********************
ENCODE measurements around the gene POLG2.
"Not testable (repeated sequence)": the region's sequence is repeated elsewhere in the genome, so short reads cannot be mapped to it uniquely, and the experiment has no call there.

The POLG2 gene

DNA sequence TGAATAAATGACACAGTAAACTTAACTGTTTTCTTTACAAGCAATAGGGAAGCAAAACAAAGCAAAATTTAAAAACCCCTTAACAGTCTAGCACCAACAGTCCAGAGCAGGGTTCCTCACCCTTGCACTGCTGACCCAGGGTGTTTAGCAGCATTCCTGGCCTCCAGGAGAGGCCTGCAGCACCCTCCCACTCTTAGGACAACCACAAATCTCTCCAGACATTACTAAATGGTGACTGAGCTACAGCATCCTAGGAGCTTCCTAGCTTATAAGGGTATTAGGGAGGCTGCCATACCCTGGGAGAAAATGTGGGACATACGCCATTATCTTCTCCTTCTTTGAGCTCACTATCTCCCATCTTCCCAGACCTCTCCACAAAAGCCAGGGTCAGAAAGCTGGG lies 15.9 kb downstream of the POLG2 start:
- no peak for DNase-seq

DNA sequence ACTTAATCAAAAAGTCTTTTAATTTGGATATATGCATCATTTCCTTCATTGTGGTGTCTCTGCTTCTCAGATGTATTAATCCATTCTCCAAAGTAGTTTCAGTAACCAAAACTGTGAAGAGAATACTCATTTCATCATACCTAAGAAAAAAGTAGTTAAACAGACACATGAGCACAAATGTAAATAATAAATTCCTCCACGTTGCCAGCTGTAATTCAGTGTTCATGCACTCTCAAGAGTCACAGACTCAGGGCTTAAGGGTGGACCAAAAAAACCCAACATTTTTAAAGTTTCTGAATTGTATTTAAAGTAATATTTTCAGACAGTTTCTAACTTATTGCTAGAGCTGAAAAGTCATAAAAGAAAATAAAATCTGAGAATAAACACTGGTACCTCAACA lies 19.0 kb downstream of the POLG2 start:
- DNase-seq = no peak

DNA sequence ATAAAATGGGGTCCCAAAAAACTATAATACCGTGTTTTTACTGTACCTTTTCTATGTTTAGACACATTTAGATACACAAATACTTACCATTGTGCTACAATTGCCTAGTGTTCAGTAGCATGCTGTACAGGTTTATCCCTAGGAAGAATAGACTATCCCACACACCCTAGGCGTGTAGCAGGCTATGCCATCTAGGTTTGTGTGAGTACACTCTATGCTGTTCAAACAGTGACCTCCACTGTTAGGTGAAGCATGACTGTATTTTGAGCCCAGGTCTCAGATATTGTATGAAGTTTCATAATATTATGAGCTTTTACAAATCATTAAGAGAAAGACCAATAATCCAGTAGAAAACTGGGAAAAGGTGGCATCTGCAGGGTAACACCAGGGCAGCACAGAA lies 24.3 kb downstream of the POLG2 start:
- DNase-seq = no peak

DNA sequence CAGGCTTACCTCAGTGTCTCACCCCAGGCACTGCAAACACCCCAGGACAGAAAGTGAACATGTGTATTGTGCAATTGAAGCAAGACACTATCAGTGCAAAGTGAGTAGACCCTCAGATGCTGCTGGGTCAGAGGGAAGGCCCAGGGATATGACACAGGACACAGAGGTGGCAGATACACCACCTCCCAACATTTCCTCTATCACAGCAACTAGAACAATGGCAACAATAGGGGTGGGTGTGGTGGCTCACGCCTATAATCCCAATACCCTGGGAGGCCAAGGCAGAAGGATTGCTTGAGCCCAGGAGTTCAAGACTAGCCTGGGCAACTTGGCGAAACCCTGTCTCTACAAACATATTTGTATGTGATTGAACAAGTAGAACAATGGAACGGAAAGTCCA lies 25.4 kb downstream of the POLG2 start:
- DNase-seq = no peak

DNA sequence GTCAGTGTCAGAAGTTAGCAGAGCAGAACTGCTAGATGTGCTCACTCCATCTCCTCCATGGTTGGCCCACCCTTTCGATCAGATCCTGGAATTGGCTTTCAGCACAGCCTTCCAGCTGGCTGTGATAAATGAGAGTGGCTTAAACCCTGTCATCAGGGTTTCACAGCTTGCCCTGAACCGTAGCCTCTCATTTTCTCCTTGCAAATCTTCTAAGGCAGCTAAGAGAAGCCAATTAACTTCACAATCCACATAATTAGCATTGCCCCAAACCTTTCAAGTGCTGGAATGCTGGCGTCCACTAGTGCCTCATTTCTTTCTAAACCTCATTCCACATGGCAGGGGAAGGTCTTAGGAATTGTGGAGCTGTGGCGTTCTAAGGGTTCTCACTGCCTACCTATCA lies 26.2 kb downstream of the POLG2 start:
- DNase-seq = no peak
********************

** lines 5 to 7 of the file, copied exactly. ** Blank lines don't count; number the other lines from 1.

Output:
- no peak for DNase-seq

DNA sequence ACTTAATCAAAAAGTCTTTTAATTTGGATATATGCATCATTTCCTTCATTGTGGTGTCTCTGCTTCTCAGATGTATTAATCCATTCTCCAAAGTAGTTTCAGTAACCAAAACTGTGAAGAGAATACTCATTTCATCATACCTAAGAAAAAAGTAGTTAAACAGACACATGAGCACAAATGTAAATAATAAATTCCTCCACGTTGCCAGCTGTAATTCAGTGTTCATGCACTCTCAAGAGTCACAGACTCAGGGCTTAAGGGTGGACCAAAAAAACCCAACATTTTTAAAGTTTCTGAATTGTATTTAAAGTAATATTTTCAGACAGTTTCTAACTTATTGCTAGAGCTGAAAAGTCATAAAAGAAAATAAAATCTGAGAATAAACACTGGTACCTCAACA lies 19.0 kb downstream of the POLG2 start:
- DNase-seq = no peak